Words from our Principal
Dear Families and Friends of Lumen,
Last Friday, our Church celebrated the feast of St. Pius of Pietrelcina, better known as “Padre Pio.” While his life is incredibly fascinating for its supernatural qualities – he was known for bearing the stigmata as well as for having the ability to bilocate and read souls – his more “natural,” this-worldly accomplishments were equally signs of his sanctity. Not only did he establish a hospital – now internationally renowned as one of the best research hospitals in the world – but he also displayed a remarkable virtue that we can all emulate: that of respectful obedience to legitimate authority, which happens to be one of the principles enshrined into our school honor code.
The spiritual wisdom of the Church throughout the ages has argued that obedience is one of the highest virtues, requiring as it does self-sacrifice and humility. But there is no doubt that obedience is an incredibly counter-cultural virtue in today’s world. In fact, at a recent professional development in which I participated, during which I suggested that part of the goal of education should be to inculcate rightful obedience, other educators pushed back, insisting that “obedience” was opposed to critical thinking, which they defined as thinking for oneself and drawing one’s own conclusions.
There is no doubt that a call to obedience can be misused in this way. Yet true obedience in the Christian sense is never blind conformity. Rightly understood, obedience means to comply with the commands of a rightful authority in all things but sin. Such a definition requires that we know and can discern, first of all, whether or not something is a sinful command, and whether or not the authority giving the command is rightful. Thus, the proper practice of this virtue requires a well-formed conscience and the use of our reason and intellect. But if something is not a sinful order, and it is given to us by someone who has rightful authority to command us, obedience obliges us to comply – even if such an order is inconvenient or even apparently unfair.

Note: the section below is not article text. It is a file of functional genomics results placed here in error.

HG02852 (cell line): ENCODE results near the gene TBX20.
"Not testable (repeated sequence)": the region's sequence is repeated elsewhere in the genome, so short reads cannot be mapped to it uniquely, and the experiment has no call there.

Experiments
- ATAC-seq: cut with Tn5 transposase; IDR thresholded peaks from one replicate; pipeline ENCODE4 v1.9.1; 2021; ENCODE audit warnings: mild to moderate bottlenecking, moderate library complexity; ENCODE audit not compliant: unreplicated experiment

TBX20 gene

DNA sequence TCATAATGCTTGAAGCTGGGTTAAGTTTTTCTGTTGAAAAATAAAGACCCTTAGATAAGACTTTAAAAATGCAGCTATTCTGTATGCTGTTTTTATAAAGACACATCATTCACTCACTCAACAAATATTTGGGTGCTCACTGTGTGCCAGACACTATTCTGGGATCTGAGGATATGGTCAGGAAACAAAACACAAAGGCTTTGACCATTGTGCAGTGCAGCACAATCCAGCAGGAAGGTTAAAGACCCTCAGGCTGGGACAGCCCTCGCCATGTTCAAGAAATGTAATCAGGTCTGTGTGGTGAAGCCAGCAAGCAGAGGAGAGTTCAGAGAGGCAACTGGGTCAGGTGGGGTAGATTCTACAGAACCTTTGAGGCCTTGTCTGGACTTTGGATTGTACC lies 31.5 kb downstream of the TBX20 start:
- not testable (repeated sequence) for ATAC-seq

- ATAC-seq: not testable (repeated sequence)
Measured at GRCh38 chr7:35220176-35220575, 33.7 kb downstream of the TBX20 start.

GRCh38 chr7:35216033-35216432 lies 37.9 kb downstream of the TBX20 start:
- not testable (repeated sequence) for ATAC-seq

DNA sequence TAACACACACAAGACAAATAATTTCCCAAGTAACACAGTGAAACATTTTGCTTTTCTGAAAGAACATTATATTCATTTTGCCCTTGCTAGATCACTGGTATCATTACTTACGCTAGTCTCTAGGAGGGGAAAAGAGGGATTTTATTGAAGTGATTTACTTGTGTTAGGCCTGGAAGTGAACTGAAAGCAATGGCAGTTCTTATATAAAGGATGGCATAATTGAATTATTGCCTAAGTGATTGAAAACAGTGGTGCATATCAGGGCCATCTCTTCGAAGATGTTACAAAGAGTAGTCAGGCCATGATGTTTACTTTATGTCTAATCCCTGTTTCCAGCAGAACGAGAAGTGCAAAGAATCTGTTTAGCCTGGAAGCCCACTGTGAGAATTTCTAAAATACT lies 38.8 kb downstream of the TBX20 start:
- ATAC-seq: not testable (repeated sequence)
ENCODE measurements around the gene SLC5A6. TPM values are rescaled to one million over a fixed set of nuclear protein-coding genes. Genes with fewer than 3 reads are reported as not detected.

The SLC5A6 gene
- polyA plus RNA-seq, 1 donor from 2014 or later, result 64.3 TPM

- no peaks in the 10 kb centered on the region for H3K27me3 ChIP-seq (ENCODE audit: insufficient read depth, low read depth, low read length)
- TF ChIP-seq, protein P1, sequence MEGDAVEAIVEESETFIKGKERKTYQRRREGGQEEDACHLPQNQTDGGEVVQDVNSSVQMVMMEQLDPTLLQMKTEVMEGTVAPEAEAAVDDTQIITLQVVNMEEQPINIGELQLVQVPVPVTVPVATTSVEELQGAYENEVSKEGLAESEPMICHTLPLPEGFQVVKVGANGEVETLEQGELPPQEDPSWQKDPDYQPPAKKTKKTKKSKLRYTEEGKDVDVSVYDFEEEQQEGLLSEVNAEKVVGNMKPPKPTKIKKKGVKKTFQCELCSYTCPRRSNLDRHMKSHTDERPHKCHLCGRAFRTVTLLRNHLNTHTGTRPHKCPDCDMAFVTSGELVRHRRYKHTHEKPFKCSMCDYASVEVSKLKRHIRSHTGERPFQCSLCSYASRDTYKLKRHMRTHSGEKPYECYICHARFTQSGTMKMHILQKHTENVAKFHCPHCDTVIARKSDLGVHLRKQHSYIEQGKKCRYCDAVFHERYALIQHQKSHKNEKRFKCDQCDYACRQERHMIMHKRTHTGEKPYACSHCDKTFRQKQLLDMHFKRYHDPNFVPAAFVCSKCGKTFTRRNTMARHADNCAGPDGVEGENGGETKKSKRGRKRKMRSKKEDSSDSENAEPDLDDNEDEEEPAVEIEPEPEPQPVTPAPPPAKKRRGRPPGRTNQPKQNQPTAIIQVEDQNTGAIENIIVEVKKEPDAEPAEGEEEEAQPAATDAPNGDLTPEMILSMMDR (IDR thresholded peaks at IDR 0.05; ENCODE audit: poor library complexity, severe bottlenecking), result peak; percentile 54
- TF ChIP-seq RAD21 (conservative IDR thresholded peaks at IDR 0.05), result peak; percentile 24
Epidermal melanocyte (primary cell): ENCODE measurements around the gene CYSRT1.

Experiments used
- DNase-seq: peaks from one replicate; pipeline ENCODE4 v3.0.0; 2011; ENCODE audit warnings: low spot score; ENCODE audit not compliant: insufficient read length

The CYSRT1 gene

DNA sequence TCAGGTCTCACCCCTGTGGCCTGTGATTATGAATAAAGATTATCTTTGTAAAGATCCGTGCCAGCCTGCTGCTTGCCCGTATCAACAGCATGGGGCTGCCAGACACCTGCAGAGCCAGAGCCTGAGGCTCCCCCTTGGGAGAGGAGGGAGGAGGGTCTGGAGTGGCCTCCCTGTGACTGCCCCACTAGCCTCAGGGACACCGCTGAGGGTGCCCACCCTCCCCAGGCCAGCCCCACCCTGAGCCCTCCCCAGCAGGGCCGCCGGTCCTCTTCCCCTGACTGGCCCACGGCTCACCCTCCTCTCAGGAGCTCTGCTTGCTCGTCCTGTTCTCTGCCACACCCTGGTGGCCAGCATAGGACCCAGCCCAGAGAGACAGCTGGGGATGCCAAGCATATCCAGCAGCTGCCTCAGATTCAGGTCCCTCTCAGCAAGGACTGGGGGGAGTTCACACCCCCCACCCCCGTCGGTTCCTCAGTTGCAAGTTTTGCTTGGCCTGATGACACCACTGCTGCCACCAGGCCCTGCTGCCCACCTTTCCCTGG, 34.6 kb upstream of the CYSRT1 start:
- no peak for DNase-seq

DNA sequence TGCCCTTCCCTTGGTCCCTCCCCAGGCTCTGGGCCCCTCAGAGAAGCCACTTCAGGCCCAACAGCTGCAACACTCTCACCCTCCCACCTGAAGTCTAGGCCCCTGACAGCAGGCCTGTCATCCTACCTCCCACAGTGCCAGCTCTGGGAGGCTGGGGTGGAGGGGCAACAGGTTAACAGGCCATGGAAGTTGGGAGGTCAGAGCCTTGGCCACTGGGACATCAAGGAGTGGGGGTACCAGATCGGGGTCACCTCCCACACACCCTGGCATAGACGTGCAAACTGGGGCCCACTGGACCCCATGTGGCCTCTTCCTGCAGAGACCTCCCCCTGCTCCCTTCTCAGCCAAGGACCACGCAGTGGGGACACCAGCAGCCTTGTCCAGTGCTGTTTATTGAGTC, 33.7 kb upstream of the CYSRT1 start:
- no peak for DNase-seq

Padre Pio practiced this obedience to an astonishing degree. When Padre Pio first began experiencing the stigmata, several people within the Church began to accuse him of faking the wounds. In response, the Vatican began restricting Padre Pio’s ministry, forbidding him from hearing confessions, providing spiritual direction, and saying Mass publicly. Eventually he was restricted even from meeting people in his friary’s parlor and from writing letters. The accusations against him were unjust, and the restrictions on his ministry unfair, but Padre Pio did not complain or speak out against the Church’s authorities. Instead, he obeyed, uniting his sufferings to Christ, who, obedient unto death (Philippians 2:8), likewise suffered from unjust accusations. Because it was not a sin for Padre Pio to not say Mass or provide spiritual direction, and because the Vatican had rightful authority over his actions as a priest, he complied with the order – despite its unfairness.
Examples of this type of heroic and discerning obedience can be found throughout our Church’s history, from the desert father St. John the Dwarf, who was commanded by his superior to water a dead, dry stick for years, to St. Thomas More, who obeyed Henry VIII’s legitimate authority up until the point that Henry insisted that More sin against the Church. These saints recognized that our obedience is owed properly to God first and foremost, and that our obedience to human authority stems from a recognition that such authority has been placed over us by God for the sake of the common good.
Though, as a parent and as a teacher at Lumen Verum Academy, I pray that I never subject my children or our scholars to the injustice that Padre Pio faced, I also hope that we can help our scholars grow in the virtue of obedience, both by aiding them in the development of their conscience and the use of their reason, and by encouraging them to practice humility and self-sacrifice when they find a legitimate command annoying, inconvenient, or ostensibly “unfair.” Whether it be a request to abide by dress code regulations or to take the last place in line so that others can go first, practicing respectful obedience to rightful authority is a powerful way to prepare us to take up our crosses and follow Christ (Matthew 16:24-26).
May you all have a beautiful week!
Pax et bonum,
Distinguished Guest Lecturer Event
Fall Hike – You’re Invited!
Recent Field Trips
“We can pray perfectly when we are out in the mountains or on a lake and we feel at one with nature. Nature speaks for us or rather speaks to us. We pray perfectly.”
– Pope John Paul II